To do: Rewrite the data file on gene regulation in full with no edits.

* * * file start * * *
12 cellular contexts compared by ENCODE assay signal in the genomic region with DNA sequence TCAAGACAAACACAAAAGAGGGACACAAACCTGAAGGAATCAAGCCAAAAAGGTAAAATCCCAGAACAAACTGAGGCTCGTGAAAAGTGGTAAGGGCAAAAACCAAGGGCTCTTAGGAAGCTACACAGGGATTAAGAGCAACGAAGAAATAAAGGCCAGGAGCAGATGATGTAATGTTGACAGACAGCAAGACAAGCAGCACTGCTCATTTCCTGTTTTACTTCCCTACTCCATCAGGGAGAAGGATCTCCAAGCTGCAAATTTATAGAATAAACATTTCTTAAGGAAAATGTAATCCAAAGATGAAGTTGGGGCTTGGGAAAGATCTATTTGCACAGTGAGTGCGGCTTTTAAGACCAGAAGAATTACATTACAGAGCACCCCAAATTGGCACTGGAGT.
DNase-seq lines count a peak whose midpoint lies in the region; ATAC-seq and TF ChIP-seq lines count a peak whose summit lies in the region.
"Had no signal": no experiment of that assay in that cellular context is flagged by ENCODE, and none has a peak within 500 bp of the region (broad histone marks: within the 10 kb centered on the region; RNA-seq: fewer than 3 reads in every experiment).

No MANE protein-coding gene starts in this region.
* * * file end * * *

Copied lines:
12 cellular contexts compared by ENCODE assay signal in the genomic region with DNA sequence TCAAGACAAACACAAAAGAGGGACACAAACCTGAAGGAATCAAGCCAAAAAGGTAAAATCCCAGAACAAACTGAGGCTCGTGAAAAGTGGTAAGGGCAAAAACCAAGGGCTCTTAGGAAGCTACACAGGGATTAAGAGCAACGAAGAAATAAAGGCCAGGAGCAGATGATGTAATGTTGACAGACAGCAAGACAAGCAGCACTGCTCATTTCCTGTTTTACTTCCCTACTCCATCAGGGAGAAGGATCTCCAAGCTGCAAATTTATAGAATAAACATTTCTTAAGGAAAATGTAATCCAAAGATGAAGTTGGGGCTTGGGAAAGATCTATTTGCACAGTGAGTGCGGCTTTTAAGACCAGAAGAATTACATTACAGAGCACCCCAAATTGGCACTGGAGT.
DNase-seq lines count a peak whose midpoint lies in the region; ATAC-seq and TF ChIP-seq lines count a peak whose summit lies in the region.
"Had no signal": no experiment of that assay in that cellular context is flagged by ENCODE, and none has a peak within 500 bp of the region (broad histone marks: within the 10 kb centered on the region; RNA-seq: fewer than 3 reads in every experiment).

No MANE protein-coding gene starts in this region.